Genuinely Canadian poetry was late in developing. In the 18th cent. Puritan hymnists, such as Henry Alline, and refugee Tory satirists, such as Jonathan Odell, took their models from American colonial or English neoclassical literature. Before the confederation of 1867 the only poets of note were Charles SangsterSangster, Charles,
1822–93, Canadian poet, b. Ontario. At first an imitator of Byron, he became, with the publication of Hesperus and Other Poems and Lyrics (1860), the first notable Canadian poet to make use of native themes and settings.
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, the first to make use of native material, and Charles Heavysege, whose long poetic drama Saul brought him widespread acclaim.

Starting c.1880, the "confederation school"—C. G. D. Roberts, Archibald LampmanLampman, Archibald,
1861–99, Canadian poet, b. Ontario. A post office employee all his life, he was a noted nature poet. His work appeared in Among the Millet (1888), Lyrics of Earth (1893), and Alcyone (1899).
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, Bliss CarmanCarman, Bliss
, 1861–1929, Canadian poet, b. Fredericton, N.B. He studied at the universities of New Brunswick and Edinburgh and at Harvard. While at Harvard (1886–88) he began a friendship with Richard Hovey that later resulted in their joint publication of the
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, and Duncan Campbell ScottScott, Duncan Campbell,
1862–1947, Canadian poet, b. Ottawa. He was a civil servant in the Dept. of Indian Affairs from 1879 to 1932, becoming its head in 1913. Scott began publication with The Magic House and Other Poems in 1893.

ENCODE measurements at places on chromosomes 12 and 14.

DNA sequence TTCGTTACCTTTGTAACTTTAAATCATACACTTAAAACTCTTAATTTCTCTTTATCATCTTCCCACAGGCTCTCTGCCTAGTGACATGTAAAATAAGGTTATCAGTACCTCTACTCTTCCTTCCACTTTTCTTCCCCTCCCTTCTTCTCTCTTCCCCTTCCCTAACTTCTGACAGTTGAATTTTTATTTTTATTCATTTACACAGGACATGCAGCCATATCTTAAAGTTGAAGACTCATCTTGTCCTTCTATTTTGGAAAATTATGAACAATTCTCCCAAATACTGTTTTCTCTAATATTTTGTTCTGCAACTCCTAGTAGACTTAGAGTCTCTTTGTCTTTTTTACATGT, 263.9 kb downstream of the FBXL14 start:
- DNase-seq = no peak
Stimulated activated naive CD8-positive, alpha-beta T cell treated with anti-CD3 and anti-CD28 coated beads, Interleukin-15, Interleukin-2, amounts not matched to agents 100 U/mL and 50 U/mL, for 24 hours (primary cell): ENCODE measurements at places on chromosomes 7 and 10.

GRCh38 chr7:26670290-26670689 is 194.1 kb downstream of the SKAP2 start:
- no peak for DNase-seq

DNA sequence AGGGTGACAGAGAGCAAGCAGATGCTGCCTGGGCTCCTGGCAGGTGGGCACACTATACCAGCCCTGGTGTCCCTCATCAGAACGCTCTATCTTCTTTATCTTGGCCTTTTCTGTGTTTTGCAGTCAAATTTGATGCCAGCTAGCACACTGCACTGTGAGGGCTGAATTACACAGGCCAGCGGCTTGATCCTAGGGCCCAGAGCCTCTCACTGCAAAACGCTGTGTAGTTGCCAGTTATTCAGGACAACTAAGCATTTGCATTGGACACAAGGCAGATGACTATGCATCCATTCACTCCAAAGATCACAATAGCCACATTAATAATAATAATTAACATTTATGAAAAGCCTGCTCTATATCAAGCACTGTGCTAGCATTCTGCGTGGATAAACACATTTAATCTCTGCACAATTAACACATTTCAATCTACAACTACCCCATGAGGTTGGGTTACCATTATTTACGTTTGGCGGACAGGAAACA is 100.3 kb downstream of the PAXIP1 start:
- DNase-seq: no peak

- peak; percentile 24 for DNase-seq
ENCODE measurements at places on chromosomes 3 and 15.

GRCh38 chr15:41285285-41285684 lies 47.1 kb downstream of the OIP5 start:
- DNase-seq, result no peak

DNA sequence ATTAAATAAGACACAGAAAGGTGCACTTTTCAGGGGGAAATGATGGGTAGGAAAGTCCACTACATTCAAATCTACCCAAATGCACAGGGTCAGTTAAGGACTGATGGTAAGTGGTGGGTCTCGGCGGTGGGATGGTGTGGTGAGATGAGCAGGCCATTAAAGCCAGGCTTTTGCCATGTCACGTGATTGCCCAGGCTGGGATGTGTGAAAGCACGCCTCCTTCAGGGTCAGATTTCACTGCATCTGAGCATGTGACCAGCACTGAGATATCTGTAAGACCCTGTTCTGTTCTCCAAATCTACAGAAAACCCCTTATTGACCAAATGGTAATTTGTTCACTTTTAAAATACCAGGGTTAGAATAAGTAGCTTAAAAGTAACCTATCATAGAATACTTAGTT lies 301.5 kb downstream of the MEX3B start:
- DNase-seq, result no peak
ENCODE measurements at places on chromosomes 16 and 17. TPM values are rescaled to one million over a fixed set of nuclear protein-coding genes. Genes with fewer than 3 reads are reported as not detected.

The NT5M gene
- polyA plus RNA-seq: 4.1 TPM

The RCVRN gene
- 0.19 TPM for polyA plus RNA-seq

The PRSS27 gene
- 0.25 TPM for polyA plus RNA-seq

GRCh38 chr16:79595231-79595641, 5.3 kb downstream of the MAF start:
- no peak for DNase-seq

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—began producing a large body of romantic poetry, describing nature and Canadian rural life. In 1905, long after her death in 1887, Isabella V. Crawford was recognized as an important poet; she was followed by Emily Pauline Johnson and Marjorie PickthallPickthall, Marjorie Lowry Christie
, 1883–1922, Canadian poet, b. England. Her poetry is notable for the freshness and intensity with which she treats nature. Among her volumes of poetry are The Drift of Pinions (1914) and The Woodcarver's Wife and Other Poems
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. Other poets of the early part of the century included Wilfred Campbell, W. H. DrummondDrummond, William Henry,
1854–1907, Canadian poet, b. Ireland. For several years he worked and practiced medicine in frontier Canadian communities. There he came to know the French Canadians, whom he celebrated in his best poems, using their dialect of English.
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, Francis Sherman, John McCraeMcCrae, John
, 1872–1918, Canadian physician and poet. His famous poem "In Flanders Fields," written under fire during World War I, was published anonymously in Punch in 1915 and under his name in a posthumous volume, In Flanders Fields (1919).
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, and the greatly popular Robert W. ServiceService, Robert William,
1874–1958, Canadian poet and novelist, b. England, educated at the Univ. of Glasgow. He went to Canada in 1897 and held odd jobs in British Columbia and at Whitehorse in the Yukon.
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In 1926 the prolific E. J. PrattPratt, Edwin John,
1883–1964, Canadian poet, b. Newfoundland. He broke away from the old romantic tradition of Canadian poetry to write imaginative narratives of epic events.
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 broke away from the romantic tradition with The Titans; his highly original and powerful epics place him among the foremost Canadian poets. Notable contemporary poets in the Pratt tradition include Kenneth Leslie, Earle Birney, W. W. E. Ross, Dorothy Livesay, and Anne Marriott. Other poets sharing the modern cosmopolitan tradition of the United States and W Europe are F. R. Scott, L. A. Mackay, A. M. Klein, P. K. Page, Irving Layton, Raymond Souster, James Reaney, Margaret Avison, Phyllis Webb, Leonard Cohen, and Margaret Atwood.


See bibliography by R. E. Watters (2d ed. 1972); R. P. Baker, A History of English Canadian Literature to the Confederation (1920, repr. 1968); C. F. Klinck, ed., A Literary History of Canada (1965); A. J. M. Smith, ed., Modern Canadian Verse in English and French (1967); M. Atwood, Survival: A Thematic Guide to Canadian Literature (1972); G. Woodcock, The World of Canadian Writing (1980); W. Toye, ed., The Oxford Companion to Canadian Literature (1983); D. Bennett, Canadian Literary Criticism (1989).